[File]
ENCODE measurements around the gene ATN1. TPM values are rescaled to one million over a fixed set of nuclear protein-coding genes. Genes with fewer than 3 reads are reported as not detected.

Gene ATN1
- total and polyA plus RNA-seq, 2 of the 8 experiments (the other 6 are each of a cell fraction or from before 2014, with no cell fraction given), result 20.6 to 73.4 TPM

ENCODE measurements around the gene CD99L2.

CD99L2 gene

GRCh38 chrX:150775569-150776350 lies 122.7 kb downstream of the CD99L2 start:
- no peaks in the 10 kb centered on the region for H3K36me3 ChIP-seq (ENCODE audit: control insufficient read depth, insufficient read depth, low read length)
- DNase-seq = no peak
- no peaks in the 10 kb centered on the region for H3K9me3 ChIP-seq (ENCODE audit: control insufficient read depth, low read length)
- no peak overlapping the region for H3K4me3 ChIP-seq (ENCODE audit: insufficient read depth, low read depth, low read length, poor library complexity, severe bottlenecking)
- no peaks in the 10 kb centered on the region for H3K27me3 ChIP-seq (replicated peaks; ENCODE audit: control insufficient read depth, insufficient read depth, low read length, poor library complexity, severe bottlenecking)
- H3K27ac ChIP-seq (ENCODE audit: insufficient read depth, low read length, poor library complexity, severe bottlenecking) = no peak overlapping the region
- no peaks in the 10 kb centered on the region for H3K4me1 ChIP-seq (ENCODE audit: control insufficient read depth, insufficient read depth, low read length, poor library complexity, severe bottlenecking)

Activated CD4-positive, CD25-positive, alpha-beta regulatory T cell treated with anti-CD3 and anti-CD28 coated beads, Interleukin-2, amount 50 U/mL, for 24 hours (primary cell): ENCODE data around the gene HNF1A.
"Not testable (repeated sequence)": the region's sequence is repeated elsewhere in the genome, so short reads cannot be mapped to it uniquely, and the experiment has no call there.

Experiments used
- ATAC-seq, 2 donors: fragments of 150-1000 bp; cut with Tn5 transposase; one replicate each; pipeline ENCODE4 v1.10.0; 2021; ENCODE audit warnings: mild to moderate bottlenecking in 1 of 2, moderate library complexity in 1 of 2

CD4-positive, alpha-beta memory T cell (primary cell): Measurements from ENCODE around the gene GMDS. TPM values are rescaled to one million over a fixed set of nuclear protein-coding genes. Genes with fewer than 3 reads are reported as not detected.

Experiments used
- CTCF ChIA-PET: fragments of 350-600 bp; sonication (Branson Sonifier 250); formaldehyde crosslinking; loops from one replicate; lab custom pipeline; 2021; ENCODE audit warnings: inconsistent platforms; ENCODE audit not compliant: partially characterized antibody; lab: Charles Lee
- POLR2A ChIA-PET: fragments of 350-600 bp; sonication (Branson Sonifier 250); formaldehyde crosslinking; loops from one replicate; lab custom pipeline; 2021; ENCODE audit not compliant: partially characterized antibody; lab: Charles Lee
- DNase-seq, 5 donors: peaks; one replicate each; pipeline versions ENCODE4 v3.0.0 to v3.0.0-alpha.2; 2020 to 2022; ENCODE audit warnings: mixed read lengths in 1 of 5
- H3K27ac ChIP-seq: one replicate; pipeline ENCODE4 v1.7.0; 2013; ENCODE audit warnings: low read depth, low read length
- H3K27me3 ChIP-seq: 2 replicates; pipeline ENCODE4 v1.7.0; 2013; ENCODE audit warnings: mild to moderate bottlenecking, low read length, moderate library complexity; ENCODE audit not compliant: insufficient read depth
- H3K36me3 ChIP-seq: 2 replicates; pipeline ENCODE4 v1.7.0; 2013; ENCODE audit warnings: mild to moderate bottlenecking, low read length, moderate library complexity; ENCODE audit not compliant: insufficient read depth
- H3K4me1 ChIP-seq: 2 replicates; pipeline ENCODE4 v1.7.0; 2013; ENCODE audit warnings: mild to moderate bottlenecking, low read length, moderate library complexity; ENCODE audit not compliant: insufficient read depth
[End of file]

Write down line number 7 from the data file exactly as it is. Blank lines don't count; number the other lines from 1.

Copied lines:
- no peaks in the 10 kb centered on the region for H3K36me3 ChIP-seq (ENCODE audit: control insufficient read depth, insufficient read depth, low read length)